As we pulled out, we were passed by two large hire cruisers, which we followed to Temple lock, which was self service operation. They went in and started to rise in the lock under automatic control when all of a sudden the power went off. With us helping them, we used manual hydraulic power to open the gates and they exited. We continued to pump to close the top gates and paddles and then opened the bottom gates and paddles. We then got in and out under manual control and rang the “help” line that seems to answer calls from all of Europe, Ireland as well as the UK. On arrival at Hurley lock, we found the lock keeper, and informed him of the problems. It was here “Escape” rejoined us.
As we exited the lock we passed a slipway at Hurley that we used to use a while ago. We then cruised on through the next lock to Henley upon Thames. As we cruised in, we passed lots of £10 moorings for 24 hour’s mooring or part there of. Having reached the park after the main bridge, we found a “free” mooring at least until 3pm. The crews left for another visit to the shops.
When we left the sun was out and so were many people in the park, all enjoying the unseasonal heat. We cruised past Bisham Abbey to Marsh Lock. The first lock that the crew of Tophyl ever went through when they first hired a Swann Harmony boat from Wargrave in 1976.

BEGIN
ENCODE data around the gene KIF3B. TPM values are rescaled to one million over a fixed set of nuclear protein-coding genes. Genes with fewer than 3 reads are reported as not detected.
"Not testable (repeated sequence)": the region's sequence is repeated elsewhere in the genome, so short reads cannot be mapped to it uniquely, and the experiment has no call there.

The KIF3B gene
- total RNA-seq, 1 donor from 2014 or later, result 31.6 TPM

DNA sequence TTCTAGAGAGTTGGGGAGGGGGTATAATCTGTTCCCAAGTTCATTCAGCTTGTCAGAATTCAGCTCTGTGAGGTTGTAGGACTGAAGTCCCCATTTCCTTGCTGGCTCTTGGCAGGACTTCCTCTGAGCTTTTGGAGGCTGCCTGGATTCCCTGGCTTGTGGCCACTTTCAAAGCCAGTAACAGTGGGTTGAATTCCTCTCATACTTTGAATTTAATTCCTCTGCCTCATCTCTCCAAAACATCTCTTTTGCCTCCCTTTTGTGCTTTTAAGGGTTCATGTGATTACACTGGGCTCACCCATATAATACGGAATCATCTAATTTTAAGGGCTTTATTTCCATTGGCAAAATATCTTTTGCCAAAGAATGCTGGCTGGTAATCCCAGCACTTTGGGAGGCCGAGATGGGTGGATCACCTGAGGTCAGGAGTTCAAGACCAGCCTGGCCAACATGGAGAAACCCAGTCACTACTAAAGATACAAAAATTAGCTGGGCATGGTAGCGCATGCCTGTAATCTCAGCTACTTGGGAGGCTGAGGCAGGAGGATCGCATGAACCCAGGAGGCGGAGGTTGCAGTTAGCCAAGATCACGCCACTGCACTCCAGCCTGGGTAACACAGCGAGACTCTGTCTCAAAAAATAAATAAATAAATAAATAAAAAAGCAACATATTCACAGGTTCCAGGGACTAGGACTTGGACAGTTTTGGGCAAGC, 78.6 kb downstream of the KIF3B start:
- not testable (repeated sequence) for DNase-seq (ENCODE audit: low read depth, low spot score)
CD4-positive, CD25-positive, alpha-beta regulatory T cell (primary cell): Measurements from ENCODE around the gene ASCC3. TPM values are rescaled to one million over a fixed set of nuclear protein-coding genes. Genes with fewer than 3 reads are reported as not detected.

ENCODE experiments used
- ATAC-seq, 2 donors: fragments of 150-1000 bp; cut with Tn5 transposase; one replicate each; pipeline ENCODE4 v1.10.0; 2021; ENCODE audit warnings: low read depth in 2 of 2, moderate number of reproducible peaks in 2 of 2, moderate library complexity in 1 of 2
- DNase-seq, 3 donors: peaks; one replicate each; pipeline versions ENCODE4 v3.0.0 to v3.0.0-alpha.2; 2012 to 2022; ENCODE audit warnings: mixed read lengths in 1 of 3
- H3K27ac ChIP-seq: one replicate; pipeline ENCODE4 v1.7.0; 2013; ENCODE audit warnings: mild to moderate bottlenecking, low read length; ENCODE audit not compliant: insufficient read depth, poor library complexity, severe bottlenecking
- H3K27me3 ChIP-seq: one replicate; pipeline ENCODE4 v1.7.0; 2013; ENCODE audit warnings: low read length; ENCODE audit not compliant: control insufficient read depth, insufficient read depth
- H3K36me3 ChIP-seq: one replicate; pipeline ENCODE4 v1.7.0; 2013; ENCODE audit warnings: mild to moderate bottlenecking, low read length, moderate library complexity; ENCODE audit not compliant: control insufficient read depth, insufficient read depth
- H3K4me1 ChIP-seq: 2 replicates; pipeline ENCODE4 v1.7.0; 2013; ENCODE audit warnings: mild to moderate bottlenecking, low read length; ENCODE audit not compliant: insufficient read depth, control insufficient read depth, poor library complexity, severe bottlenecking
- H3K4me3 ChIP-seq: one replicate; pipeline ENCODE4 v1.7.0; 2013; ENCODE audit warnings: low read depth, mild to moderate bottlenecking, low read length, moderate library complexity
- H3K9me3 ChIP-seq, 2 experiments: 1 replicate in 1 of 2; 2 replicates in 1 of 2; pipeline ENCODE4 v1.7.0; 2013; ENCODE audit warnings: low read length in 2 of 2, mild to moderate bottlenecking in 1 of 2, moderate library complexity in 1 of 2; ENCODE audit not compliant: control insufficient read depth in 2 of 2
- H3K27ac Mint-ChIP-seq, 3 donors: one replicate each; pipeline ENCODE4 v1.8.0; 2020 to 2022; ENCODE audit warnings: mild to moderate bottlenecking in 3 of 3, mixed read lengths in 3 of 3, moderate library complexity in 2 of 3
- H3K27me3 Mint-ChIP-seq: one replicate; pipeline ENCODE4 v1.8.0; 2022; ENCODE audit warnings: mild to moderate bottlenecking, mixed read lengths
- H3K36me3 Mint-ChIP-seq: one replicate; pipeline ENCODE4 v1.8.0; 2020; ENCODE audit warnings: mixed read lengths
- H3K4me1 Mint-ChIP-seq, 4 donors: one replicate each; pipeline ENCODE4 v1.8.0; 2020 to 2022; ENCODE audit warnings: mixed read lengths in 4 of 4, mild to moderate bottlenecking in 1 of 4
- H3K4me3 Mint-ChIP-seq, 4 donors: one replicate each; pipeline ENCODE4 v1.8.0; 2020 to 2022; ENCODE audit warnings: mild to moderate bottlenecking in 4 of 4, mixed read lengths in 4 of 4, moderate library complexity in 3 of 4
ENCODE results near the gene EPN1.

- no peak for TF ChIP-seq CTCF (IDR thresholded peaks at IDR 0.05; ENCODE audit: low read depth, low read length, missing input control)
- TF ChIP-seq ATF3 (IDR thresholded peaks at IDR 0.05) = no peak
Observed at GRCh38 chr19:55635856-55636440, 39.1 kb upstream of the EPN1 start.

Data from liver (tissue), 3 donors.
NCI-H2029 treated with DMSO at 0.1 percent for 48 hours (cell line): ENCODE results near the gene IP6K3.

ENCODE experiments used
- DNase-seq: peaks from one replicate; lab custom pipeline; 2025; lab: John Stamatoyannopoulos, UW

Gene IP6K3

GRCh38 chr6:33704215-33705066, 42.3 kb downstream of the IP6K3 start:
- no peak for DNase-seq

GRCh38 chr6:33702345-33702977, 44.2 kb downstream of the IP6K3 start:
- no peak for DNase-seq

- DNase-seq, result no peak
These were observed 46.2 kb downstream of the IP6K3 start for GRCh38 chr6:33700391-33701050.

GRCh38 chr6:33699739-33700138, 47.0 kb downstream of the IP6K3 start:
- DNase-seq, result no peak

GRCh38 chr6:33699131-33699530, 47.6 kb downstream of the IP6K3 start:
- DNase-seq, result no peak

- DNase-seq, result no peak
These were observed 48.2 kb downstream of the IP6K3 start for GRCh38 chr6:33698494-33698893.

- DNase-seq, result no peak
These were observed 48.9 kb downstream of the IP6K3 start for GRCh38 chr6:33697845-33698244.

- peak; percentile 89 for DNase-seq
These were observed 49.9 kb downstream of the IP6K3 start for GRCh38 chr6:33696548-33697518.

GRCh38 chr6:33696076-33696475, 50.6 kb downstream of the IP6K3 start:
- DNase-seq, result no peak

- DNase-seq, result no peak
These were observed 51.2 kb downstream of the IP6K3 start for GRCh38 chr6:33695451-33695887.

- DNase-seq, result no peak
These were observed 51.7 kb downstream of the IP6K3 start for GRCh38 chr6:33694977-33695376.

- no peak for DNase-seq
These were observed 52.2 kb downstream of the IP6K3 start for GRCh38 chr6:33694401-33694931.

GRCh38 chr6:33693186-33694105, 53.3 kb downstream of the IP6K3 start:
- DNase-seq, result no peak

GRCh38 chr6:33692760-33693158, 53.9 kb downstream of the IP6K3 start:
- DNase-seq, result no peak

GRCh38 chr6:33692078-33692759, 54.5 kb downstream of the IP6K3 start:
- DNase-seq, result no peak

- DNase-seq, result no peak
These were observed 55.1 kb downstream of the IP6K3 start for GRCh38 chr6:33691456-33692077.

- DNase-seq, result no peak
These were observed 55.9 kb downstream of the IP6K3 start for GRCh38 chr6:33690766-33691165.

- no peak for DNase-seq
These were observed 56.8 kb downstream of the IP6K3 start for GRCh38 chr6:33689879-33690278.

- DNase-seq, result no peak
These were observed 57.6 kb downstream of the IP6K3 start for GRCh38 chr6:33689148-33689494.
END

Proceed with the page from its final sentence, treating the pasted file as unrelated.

We again cruised past many large and expensive houses but what was more spectacular was the evening sunset reflecting in the water.
We arrived at Sonning lock and rose in it, finally to moor on the left hand side a few hundred yards from the lock.
Thursday 26th October
After the spectacular almost summer’s day yesterday, we woke this morning to a dull, grey, misty morning with hardly any wind but the smell of Autumn in the air. Up and ready to depart at 9am, we said our goodbyes to the crew of “Escape” as they were heading back to Harleyford today. It was great to have travelled with them for a couple of days and enjoyed their company.
We passed a few lads from the local school out training in their 8s and sculls. As we went past the Oracle e’business park, the railway made its appearance along with the new overhead electric masts, before we passed the entrance of the Kennet & Avon canal and managed to find a space amongst the liveaboards, occupying much of the mooring space alongside the Tesco supermarket. One of the locals warned us about leaving the boat’s unattended so we didn’t.
Once we had bought our provisions, it was just a short run up to Caversham lock, which had a lock keeper In attendance. Good job too as a large hire boat had managed to swing across the top lock entrance and jam itself there! It took a few minutes before it became free with the aid of the lock keeper altering water levels. After that bit of excitement, we headed off upstream passing Caversham island where they still hire our boats, many like the ones we hired many years ago. On passed the park and Reading Marine, alongside Tilehurst and up to Mapledurham unmanned lock to moor on Pangbourne meadow for lunch.